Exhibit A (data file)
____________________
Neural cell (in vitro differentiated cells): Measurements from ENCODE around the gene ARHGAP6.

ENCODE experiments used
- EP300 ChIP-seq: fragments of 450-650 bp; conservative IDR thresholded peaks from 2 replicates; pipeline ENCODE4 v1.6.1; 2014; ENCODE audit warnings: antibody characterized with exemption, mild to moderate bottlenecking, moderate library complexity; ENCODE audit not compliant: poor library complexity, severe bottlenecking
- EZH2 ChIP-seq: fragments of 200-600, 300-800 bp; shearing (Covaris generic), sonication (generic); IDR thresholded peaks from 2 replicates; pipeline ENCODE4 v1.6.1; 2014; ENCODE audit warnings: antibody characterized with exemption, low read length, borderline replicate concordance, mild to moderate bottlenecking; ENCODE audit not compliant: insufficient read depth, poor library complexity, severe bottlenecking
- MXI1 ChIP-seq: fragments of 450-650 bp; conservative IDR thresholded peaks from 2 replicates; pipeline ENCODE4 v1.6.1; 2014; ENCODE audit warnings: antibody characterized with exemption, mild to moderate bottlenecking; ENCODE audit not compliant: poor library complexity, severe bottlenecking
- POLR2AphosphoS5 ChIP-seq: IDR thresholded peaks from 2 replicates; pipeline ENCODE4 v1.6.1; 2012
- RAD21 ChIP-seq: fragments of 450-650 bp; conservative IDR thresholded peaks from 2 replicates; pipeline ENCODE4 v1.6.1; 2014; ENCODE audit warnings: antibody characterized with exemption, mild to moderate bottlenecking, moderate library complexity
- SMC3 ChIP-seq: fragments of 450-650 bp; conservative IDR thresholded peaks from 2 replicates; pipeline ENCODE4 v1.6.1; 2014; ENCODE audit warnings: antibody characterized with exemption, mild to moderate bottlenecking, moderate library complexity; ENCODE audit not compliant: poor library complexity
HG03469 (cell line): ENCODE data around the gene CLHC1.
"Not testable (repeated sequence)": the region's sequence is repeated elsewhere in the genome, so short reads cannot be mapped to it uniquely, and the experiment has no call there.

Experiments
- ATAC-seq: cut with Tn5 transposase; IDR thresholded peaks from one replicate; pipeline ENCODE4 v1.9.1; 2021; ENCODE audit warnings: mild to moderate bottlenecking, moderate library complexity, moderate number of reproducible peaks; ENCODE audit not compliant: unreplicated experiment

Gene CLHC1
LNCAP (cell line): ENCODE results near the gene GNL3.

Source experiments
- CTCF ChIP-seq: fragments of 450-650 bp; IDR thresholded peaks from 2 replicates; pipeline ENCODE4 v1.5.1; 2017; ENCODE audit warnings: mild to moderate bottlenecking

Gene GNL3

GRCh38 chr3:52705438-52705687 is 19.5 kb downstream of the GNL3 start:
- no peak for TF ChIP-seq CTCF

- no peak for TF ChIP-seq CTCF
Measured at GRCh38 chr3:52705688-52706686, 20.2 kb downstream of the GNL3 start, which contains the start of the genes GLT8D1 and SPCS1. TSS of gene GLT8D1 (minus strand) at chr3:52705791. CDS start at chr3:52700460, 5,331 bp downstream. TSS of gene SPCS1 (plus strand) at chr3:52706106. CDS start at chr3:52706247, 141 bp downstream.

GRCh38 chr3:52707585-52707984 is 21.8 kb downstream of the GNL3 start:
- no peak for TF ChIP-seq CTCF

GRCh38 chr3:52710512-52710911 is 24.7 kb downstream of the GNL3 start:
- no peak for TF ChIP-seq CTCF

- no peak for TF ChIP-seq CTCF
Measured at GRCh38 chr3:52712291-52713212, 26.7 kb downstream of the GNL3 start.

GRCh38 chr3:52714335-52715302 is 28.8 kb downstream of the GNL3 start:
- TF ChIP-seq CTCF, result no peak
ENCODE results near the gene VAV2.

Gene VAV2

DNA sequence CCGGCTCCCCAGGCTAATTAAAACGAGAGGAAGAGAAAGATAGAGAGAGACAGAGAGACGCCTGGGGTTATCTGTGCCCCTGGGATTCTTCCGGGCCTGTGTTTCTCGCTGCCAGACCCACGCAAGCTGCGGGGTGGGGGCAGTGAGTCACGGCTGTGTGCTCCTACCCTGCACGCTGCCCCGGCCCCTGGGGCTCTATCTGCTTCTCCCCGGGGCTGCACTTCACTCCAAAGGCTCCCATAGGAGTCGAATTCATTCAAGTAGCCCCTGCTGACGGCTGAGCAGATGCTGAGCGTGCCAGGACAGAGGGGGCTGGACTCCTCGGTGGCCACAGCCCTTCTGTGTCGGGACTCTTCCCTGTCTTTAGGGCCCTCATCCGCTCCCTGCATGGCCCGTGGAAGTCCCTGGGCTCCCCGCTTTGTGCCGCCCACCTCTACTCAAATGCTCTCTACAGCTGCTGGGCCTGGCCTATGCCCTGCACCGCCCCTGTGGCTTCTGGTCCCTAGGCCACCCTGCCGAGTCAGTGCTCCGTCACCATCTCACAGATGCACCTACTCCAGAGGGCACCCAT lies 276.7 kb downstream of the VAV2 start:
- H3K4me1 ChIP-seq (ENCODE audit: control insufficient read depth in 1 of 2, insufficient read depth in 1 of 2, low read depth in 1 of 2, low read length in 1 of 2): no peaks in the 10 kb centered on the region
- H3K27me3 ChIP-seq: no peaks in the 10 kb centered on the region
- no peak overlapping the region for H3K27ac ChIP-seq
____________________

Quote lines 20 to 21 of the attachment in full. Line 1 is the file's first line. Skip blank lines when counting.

- no peak for TF ChIP-seq CTCF
Measured at GRCh38 chr3:52705688-52706686, 20.2 kb downstream of the GNL3 start, which contains the start of the genes GLT8D1 and SPCS1. TSS of gene GLT8D1 (minus strand) at chr3:52705791. CDS start at chr3:52700460, 5,331 bp downstream. TSS of gene SPCS1 (plus strand) at chr3:52706106. CDS start at chr3:52706247, 141 bp downstream.